|Title||An Analysis of OECD Countries' Service Industries: Industrial Structure, Linkage Effects, and Productivity in Input-Output Framework|
|Series||Policy References 10-15|
This study aims at drawing out implications for promoting the service industry in the Korean economy. While assessing the current situation and problems objectively, this research focuses on industrial structure, linkage effects, and productivity of service sectors in the OECD member countries by application of the input-output model.
As the precedent researches involving international comparison analysis of service industries have generally used the national account data owing to limitations of statistical data, the majority focuses on the structure and change of service activities, such as the progress to a service economy. Although some studies include international comparisons analysis on linkage effects of service industries, the analysis is confined to a few countries. This study is distinctive in that it empirically analyzes the structure of service industries, its linkage effect and productivity of the OECD member countries, using the identical analysis method and sets of data. It contributes to a better understanding on the dynamic environment of the industry.
According to this study, service economies have grown in most OECD member countries in terms of total output, value added, and employment. The Korean economy, however, only shows employment-oriented progress in its service sector, unlike many other countries. It still has not used producer services in all areas of its economic activities at the same time. This study also states that there are significant changes in the linkage effect of services. As service industries play intermediate roles in national production system, the forward linkage effect of producer services is relatively greater than other service sectors. The Korean producer services is at a competitive disadvantage among the OECD countries due to sluggish service industries while its manufacturing sector is one of the greatest in terms of the forward linkage effect. The productivity of service sectors in OECD countries has improved, particularly producer services, while that of Korean services industries remains at a low level because of its reliance on labor.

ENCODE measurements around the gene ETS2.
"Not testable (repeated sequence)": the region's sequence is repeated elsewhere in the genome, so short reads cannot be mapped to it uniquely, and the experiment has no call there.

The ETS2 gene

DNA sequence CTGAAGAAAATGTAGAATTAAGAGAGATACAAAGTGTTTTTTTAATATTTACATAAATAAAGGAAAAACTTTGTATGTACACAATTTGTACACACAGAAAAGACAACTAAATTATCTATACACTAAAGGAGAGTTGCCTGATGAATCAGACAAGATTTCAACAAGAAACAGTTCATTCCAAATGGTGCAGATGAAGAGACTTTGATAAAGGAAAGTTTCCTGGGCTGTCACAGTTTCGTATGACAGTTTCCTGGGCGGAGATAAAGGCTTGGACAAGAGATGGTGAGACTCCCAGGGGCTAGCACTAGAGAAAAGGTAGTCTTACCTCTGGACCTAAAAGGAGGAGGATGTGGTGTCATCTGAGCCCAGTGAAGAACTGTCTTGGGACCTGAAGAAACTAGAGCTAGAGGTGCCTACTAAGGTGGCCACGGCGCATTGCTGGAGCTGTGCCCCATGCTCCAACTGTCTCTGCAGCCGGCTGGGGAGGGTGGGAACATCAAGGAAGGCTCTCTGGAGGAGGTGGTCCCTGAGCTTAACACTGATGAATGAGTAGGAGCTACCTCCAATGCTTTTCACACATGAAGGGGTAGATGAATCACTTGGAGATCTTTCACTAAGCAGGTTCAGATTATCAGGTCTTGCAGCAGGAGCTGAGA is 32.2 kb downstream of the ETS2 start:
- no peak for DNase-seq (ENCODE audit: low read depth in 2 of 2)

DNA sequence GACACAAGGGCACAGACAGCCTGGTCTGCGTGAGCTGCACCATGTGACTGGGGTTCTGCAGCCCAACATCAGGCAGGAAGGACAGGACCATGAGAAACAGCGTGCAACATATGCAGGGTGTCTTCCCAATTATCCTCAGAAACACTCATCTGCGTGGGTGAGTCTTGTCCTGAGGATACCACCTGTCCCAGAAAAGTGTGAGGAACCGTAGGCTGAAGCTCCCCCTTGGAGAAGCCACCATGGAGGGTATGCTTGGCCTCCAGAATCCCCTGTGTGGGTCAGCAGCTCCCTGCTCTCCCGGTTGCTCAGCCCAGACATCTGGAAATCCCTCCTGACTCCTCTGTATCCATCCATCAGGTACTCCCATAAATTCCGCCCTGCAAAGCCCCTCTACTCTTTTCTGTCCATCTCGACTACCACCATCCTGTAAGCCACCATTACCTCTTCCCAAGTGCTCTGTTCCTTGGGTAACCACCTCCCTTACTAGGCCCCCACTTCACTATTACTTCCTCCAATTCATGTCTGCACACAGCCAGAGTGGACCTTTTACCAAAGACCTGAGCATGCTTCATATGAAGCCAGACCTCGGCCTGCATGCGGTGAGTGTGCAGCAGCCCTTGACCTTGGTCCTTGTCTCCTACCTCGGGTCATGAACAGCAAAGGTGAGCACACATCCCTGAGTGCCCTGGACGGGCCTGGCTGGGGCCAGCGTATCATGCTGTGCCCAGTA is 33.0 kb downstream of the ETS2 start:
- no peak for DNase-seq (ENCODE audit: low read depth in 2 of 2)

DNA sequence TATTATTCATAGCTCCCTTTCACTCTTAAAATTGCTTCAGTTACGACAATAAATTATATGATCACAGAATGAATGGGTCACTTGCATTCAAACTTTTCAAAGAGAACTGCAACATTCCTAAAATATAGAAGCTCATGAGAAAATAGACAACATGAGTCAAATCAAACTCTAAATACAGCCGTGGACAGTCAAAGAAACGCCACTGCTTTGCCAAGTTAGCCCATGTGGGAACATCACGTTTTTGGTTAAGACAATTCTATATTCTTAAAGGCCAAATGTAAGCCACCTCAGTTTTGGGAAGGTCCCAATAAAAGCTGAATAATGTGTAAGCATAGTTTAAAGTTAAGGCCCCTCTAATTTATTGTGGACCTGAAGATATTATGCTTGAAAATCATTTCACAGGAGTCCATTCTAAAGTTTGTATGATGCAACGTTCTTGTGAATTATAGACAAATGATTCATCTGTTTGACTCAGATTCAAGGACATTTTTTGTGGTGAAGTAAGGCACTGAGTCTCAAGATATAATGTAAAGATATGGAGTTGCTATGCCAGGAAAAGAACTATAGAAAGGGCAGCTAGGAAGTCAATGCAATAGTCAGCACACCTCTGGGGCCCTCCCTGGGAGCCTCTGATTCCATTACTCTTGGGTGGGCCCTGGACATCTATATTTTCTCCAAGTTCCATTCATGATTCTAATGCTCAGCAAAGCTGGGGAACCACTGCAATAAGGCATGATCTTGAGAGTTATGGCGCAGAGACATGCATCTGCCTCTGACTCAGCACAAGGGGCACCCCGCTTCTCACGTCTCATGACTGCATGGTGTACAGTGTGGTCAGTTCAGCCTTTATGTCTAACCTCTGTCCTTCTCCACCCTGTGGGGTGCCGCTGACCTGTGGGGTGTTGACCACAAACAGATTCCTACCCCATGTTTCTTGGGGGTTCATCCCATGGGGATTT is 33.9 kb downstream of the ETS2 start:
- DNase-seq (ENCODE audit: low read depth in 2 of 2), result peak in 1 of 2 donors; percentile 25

This study seeks to draw some implications for promoting the service industry as follows. First, it is necessary to enact policies for promotion of the Korean service industry, focusing on stimulation of higher-value added service sector instead of employment-oriented policies. Second, the promotion of the Korean domestic producer services must be achieved within the earliest possible time considering its economic effect. Third, a competitive market environment including market access must be encouraged in the Korean commercial services sectors. Fourth, the Korean government must support the service companies to strengthen their area of specialty and extend their business abroad.